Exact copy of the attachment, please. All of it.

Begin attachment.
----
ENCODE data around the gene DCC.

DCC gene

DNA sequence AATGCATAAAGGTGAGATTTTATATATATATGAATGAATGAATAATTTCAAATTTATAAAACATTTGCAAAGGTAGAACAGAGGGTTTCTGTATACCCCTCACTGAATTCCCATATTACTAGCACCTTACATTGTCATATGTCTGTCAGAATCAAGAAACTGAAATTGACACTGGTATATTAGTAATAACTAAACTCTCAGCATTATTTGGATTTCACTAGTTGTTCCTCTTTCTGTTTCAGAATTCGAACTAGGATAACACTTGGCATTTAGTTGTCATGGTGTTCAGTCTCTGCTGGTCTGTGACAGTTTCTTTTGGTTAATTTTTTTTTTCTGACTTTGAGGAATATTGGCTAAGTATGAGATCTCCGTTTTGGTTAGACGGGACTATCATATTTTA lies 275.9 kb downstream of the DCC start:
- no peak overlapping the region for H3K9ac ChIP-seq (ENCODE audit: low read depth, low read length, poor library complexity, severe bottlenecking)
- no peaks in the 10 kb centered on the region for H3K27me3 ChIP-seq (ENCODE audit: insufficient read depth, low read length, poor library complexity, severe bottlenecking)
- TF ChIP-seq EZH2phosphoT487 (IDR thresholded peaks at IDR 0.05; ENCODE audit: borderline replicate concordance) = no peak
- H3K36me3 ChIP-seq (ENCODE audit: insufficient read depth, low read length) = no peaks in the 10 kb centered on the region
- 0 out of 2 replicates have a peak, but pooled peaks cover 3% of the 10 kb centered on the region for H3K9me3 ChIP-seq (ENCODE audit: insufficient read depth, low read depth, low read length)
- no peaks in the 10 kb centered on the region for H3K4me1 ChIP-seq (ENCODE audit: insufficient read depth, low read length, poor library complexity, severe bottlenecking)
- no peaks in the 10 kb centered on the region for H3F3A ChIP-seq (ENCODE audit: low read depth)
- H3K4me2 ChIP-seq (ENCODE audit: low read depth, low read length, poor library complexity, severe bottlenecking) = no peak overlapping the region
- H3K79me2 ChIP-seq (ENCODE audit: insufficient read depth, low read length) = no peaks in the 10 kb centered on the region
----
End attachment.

ENCODE data around the gene DCC.

DCC gene

DNA sequence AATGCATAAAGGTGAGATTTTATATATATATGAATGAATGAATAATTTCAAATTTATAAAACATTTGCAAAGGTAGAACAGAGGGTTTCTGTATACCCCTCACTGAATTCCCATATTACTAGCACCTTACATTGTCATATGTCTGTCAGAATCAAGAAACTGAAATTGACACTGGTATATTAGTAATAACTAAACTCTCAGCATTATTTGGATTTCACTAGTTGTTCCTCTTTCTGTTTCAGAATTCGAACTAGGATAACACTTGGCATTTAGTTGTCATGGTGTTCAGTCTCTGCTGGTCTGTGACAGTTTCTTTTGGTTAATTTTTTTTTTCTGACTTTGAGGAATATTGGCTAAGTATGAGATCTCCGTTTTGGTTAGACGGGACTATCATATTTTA lies 275.9 kb downstream of the DCC start:
- no peak overlapping the region for H3K9ac ChIP-seq (ENCODE audit: low read depth, low read length, poor library complexity, severe bottlenecking)
- no peaks in the 10 kb centered on the region for H3K27me3 ChIP-seq (ENCODE audit: insufficient read depth, low read length, poor library complexity, severe bottlenecking)
- TF ChIP-seq EZH2phosphoT487 (IDR thresholded peaks at IDR 0.05; ENCODE audit: borderline replicate concordance) = no peak
- H3K36me3 ChIP-seq (ENCODE audit: insufficient read depth, low read length) = no peaks in the 10 kb centered on the region
- 0 out of 2 replicates have a peak, but pooled peaks cover 3% of the 10 kb centered on the region for H3K9me3 ChIP-seq (ENCODE audit: insufficient read depth, low read depth, low read length)
- no peaks in the 10 kb centered on the region for H3K4me1 ChIP-seq (ENCODE audit: insufficient read depth, low read length, poor library complexity, severe bottlenecking)
- no peaks in the 10 kb centered on the region for H3F3A ChIP-seq (ENCODE audit: low read depth)
- H3K4me2 ChIP-seq (ENCODE audit: low read depth, low read length, poor library complexity, severe bottlenecking) = no peak overlapping the region
- H3K79me2 ChIP-seq (ENCODE audit: insufficient read depth, low read length) = no peaks in the 10 kb centered on the region